Utah Senate, House hopefuls debate gun rights, abortion, food tax
WASHINGTON TERRACE — Seven of the nine hopefuls for four Utah legislative seats serving Weber County addressed abortion, gun rights, the state food tax and more in the last of three candidate forums this week.
The tone at Thursday’s gathering was congenial, but there were some marked differences among the candidates. On hand were District 10 Utah House hopefuls Rosemary Lesser, the Democratic incumbent, and GOP challenger Jill Koford and the two candidates for the District 5 Utah Senate seat — GOP incumbent Ann Millner and Democratic challenger Michael Blodgett.
Democratic District 8 Utah House hopeful Monica Hall was there as well as two of the three contenders for the District 9 Utah House seat, Libertarian Jacob Johnson and Democrat Neil Hansen. Two candidates did not attend — Republicans Jason Kyle, the other District 8 Utah House hopeful, and Cal Musselman, who currently holds the District 9 Utah House seat but was sidelined by knee surgery earlier this week.
The forum took place at the Pleasant Valley Branch library in Washington Terrace. It and the other gatherings this week were hosted by the Weber County League of Women Voters and the Ogden Branch of the National Association for the Advancement of Colored People.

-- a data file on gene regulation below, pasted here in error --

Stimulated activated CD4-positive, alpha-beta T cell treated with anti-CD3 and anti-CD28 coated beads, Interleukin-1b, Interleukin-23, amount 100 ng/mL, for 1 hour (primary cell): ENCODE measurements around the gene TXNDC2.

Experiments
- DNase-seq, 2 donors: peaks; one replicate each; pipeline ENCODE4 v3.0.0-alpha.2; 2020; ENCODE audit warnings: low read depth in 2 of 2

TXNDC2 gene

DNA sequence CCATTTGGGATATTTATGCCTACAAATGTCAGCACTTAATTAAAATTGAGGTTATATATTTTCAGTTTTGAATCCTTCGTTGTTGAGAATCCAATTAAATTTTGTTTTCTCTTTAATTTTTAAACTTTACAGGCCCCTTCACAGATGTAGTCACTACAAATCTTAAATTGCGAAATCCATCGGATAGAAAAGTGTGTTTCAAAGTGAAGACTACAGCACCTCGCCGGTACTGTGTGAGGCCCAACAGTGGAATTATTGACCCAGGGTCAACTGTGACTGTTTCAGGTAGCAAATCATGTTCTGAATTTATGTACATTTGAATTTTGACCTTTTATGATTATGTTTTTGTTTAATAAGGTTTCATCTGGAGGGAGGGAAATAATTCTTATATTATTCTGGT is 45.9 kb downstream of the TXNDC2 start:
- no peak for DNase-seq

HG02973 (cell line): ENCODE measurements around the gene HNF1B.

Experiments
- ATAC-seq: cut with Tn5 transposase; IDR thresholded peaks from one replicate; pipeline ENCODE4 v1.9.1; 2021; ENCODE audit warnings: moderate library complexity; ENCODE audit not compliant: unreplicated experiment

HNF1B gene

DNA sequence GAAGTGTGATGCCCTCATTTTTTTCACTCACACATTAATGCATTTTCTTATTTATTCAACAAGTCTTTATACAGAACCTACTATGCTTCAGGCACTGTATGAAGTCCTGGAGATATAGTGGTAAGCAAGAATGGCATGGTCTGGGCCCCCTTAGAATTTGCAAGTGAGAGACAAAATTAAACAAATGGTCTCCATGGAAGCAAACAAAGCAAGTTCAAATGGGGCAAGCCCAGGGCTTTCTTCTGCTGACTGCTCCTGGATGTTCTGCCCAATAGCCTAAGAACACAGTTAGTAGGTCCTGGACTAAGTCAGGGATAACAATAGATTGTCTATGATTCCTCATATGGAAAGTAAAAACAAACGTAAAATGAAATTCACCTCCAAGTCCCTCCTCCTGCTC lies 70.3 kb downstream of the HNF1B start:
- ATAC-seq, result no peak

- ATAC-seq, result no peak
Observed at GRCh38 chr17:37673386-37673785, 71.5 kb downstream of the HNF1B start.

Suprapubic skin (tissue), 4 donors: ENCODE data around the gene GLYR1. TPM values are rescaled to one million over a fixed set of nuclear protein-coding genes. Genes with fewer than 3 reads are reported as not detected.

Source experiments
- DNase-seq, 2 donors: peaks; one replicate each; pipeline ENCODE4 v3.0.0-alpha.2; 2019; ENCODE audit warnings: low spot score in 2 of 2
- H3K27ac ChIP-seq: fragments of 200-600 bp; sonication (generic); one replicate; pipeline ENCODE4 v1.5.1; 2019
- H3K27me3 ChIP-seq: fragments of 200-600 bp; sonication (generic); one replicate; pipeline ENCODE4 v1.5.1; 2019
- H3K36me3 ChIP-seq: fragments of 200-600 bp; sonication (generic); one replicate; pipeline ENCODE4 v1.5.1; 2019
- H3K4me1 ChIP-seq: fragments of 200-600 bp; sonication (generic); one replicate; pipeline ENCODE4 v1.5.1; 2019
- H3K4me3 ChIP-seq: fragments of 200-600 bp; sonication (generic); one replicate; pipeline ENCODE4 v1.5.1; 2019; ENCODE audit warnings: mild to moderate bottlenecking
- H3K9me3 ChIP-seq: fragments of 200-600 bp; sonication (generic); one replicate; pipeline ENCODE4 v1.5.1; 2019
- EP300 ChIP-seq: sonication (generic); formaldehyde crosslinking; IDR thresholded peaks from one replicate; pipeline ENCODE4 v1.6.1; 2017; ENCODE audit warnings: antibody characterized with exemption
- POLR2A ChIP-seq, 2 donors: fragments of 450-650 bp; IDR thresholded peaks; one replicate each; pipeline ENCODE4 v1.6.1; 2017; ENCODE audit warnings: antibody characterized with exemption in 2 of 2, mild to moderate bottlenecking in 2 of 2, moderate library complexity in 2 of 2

Abortion has emerged as a hot topic since the U.S. Supreme Court ruling last June that struck down Roe v. Wade, leaving it to individual states to determine policy on the matter.
A trigger law subsequently went into effect in Utah prohibiting abortions except in certain circumstances, including cases of rape, incest and to protect the life of the pregnant woman. Then, a Utah judge granted a request for an injunction putting implementation of the trigger law on hold as a suit challenging the law winds through court.
All the hopefuls Thursday faced a query on the matter, and Blodgett and Hall sounded pro-choice points of view, saying it should be up to women to decide in consultation with their health care providers. Personally, Hansen said he’s pro-life, but, like Blodgett and Hall, that the choice in the matter should be up to individual women.
The right to choose “is a fundamental right of women,” Hansen said, in consulation with their families, clergy and health care providers.
Millner and Koford said they are pro-life, that abortions should only be allowed in cases of rape, incest and when the mother’s life is in danger.